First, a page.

"It's obviously bigger than the two of us," Roethlisberger said. "I know he is used to it, with the Peyton Manning and Tom thing. This is two football teams that have won championships. Us going against each other is more than just one man. We aren't playing tennis. We are going out there to play a football game with 11 guys at a time."

Salute to service award finalists
HOUSTON -- Falcons coach Dan Quinn and Steelers offensive tackle Alejandro Villanueva are the finalists for the NFL's Salute to Service Award.

The winner of the honor, presented by USAA, the official military appreciation sponsor of the league, will be announced during NFL Honors the night before the Super Bowl. Both Quinn's and Villanueva's teams, of course, are still in the running to play in that game on Feb. 5.

Quinn and Villanueva were selected for their exceptional efforts to honor and support members of the military community.

Last spring, Quinn hosted a "Rookie Club Olympics" for which he invited 100 military members from Fort Benning, Georgia to the Falcons' training facility to participate. He created the event as a way for NFL players and the military community to unite and work together as a team.

"The military represents team on the highest level," says Quinn, who in his second year as Atlanta's coach and has it hosting the NFC championship game Sunday against Green Bay. "It's an honor to be up for this award that recognizes the standard of excellence set by our nation's military and encourages our community to give back and support service members and their families who serve our nation."

Quinn also stages a military day at training camp and hosts 20 military members at each Falcons home game throughout the season. He also provided an opportunity for families of fallen soldiers with the Tragedy Assistance Program for Survivors (TAPS) to attend the Falcons' Salute to Service game on Nov. 27. All 63 families attending were given a VIP visit at practice and were provided a one-night hotel stay in Atlanta courtesy of Quinn. Each player wore the initials of a fallen hero on his helmet during the game and during practice; the families were given a replica helmet of that player with a personalized note in honor of their hero.

Last offseason, Quinn led four Falcons players on a weeklong USO tour through the Pacific.

Villanueva grew up as a military child, living in the United States and Europe, where he played high school football. He then attended West Point, where he was a tight end, and was commissioned in the Army in 2010.

Promoted to captain in 2014, Villanueva was deployed three times. He received the Bronze Star Medal and the Bronze Star Medal for Valor for heroism in combat.

For the first time, NBC Sports regional networks add live, local Major League Baseball streaming

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AP

For the first time, NBC Sports regional networks add live, local Major League Baseball streaming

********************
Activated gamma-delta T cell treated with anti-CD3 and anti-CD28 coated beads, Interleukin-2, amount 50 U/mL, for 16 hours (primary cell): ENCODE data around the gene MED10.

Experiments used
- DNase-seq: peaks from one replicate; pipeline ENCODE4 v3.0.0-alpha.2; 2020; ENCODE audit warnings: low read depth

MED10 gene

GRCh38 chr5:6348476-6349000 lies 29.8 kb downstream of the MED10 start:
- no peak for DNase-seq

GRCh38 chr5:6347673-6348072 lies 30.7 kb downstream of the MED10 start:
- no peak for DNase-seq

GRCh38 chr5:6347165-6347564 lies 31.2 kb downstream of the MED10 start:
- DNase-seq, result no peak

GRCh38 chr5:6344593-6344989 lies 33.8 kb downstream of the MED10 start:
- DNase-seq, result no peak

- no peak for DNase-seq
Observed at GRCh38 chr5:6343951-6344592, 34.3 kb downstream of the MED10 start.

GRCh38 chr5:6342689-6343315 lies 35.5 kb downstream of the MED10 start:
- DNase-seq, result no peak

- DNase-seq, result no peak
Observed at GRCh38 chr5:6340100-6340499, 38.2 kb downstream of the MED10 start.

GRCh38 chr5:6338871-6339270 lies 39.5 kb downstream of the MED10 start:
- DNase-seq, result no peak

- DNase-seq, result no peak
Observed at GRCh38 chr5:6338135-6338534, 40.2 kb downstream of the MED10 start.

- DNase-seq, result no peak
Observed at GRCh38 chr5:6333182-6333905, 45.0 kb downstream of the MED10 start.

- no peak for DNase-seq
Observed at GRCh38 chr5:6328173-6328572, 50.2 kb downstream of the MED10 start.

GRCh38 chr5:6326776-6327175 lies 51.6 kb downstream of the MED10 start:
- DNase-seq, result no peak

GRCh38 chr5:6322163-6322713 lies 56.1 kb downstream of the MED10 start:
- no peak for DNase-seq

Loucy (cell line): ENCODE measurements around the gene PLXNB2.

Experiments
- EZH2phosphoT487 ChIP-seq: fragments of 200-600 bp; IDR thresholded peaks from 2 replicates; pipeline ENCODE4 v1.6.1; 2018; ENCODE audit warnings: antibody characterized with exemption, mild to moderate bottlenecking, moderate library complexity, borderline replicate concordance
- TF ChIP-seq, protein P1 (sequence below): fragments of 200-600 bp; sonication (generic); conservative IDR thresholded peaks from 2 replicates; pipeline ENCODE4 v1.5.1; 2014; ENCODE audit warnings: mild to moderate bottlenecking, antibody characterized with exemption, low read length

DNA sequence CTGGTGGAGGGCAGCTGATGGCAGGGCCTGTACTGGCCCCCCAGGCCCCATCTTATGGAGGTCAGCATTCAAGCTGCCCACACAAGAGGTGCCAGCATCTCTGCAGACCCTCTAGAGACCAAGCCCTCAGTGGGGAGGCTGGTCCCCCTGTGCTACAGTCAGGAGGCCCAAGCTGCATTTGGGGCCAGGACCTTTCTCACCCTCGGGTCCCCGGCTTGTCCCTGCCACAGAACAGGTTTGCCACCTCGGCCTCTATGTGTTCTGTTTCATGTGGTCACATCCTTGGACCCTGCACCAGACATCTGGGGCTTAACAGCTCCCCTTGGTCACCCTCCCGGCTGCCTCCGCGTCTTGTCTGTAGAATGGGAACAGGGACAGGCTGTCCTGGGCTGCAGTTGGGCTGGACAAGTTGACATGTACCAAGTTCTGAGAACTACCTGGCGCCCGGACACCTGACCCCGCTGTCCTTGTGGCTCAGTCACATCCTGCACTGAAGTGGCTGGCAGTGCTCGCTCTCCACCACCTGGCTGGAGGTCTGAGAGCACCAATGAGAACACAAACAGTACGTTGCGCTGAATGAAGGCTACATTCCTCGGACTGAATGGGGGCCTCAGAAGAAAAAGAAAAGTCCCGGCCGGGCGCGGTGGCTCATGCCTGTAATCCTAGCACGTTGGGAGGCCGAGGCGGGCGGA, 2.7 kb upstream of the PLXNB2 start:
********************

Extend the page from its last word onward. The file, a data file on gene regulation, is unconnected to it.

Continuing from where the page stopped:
STAMFORD, Conn. – January 19, 2017 – NBC Sports Regional Networks today announced an agreement with MLBAM to stream local market MLB games, as well as pre- and postgame shows, beginning with the 2017 regular season. This new streaming offering is available at no additional cost to authenticated pay TV subscribers of NBC Sports Group’s CSN regional sports networks (RSNs). This local initiative advances NBCUniversal’s implementation of “TV Everywhere,” which strives to make quality content available to authenticated customers both in and out of the home, and on multiple platforms.

CSN’s local streaming allows authenticated viewers in their respective markets to live stream games and related programming that is carried by their pay TV provider of the Chicago Cubs (CSN Chicago), Chicago White Sox (CSN Chicago), Philadelphia Phillies (CSN Philadelphia), Oakland Athletics (CSN California) and San Francisco Giants (CSN Bay Area). Game broadcast schedules will be announced at a later date.

“This is a home run for our local sports fans,” said David Preschlack, President, NBC Sports Regional Networks, and NBC Sports Group Platform and Content Strategy. “We are constantly looking for ways to better serve our fans and provide comprehensive coverage of their favorite teams. With the addition of MLB in-market streaming rights, they don’t have to miss a pitch.”

The addition of MLB authenticated in-market streaming completes the local streaming portfolio for the NBC Sports Regional Networks, which also includes local NBA and NHL live streaming. The RSNs first introduced NBA streaming in 2014 and last fall announced the addition of NHL in-market streaming, beginning with the 2016-17 season. 

The NBC Sports Regional Networks now have partnerships for in-market streaming of the Golden State Warriors, Sacramento Kings, San Jose Sharks, San Francisco Giants and Oakland A’s (CSN Bay Area/CSN California); Chicago Bulls, Chicago Blackhawks, Chicago Cubs and Chicago White Sox (CSN Chicago); Washington Wizards and Washington Capitals (CSN Mid-Atlantic); Philadelphia 76ers, Philadelphia Flyers and Philadelphia Phillies (CSN Philadelphia); and Boston Celtics (CSN New England).

Authenticated CSN subscribers can access live MLB, NBA and NHL games, as well as other sports programming, anywhere in the United States.  During the 2017 MLB season, all in-market MLB games will be streamed on the respective local CSN regional network site on PCs as well as on the NBC Sports app—NBC Sports Group’s live streaming product for desktops, mobile devices, tablets and connected TVs. The NBC Sports app is available on the iTunes App Store, Google Play, Windows Store, Roku Channel Store, Apple TV and Amazon Fire.